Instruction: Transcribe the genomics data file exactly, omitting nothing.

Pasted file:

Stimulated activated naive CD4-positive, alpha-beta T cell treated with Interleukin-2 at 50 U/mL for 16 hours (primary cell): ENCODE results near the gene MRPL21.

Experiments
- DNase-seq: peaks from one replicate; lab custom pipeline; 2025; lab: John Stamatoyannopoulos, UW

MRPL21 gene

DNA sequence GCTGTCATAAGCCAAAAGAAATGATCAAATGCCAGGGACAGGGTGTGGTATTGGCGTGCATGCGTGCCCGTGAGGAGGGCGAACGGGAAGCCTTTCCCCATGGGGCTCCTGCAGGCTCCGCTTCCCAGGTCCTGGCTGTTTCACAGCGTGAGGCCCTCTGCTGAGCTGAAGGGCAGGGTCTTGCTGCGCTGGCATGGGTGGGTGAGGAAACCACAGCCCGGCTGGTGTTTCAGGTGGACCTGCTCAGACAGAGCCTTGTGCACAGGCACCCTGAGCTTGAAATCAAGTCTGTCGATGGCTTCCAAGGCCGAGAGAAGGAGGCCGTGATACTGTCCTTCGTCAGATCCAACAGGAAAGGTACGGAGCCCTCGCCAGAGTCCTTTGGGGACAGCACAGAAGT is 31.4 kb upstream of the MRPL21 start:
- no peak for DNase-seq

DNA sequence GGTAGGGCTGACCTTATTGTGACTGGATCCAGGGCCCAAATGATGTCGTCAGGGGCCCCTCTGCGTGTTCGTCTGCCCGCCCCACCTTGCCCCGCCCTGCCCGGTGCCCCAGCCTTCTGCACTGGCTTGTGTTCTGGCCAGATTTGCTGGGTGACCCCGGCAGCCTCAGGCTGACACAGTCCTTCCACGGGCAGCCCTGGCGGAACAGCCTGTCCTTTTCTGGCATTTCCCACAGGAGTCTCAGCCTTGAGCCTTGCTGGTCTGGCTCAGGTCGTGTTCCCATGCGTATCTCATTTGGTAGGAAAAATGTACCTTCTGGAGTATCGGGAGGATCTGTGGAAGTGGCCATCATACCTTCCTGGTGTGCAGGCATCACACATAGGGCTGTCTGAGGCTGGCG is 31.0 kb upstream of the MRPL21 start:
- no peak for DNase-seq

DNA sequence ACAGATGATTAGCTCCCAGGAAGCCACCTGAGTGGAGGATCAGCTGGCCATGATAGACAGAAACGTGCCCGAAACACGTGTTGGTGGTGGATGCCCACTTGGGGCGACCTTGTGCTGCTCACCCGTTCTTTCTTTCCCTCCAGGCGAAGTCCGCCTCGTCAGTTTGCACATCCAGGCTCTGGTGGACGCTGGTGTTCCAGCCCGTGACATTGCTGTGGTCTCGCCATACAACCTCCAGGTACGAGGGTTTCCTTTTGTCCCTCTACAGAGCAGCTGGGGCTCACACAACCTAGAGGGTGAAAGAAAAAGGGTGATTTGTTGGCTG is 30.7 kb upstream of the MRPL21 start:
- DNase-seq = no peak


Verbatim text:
Stimulated activated naive CD4-positive, alpha-beta T cell treated with Interleukin-2 at 50 U/mL for 16 hours (primary cell): ENCODE results near the gene MRPL21.

Experiments
- DNase-seq: peaks from one replicate; lab custom pipeline; 2025; lab: John Stamatoyannopoulos, UW

MRPL21 gene

DNA sequence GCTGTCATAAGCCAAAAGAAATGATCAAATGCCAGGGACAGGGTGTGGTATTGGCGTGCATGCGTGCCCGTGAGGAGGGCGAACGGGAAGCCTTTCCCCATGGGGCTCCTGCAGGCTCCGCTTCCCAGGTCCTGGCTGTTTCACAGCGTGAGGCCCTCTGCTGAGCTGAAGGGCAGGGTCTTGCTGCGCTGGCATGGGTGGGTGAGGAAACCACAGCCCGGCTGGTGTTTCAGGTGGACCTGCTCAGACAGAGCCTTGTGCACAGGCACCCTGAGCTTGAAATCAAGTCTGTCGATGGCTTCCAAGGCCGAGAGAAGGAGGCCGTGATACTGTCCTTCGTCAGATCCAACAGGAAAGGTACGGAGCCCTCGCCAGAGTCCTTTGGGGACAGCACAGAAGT is 31.4 kb upstream of the MRPL21 start:
- no peak for DNase-seq

DNA sequence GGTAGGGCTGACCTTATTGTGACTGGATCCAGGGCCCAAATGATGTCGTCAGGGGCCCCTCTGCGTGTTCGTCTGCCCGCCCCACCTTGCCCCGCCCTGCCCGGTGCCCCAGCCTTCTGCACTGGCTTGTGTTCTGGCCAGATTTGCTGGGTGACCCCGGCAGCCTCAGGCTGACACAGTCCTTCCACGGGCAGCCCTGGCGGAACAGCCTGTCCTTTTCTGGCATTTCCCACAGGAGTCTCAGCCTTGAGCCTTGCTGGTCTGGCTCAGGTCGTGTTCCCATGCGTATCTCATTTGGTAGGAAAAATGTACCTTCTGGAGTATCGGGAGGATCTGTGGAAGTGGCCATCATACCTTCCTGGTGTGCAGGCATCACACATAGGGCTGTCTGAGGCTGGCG is 31.0 kb upstream of the MRPL21 start:
- no peak for DNase-seq

DNA sequence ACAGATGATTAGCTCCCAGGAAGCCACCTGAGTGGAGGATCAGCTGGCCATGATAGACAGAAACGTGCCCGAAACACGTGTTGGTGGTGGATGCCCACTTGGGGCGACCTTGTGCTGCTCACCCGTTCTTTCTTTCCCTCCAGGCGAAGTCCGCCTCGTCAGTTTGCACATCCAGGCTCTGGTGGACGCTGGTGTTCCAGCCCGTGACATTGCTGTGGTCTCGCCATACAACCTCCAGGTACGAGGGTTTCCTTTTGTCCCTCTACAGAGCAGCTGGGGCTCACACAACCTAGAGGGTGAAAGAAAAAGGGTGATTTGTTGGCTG is 30.7 kb upstream of the MRPL21 start:
- DNase-seq = no peak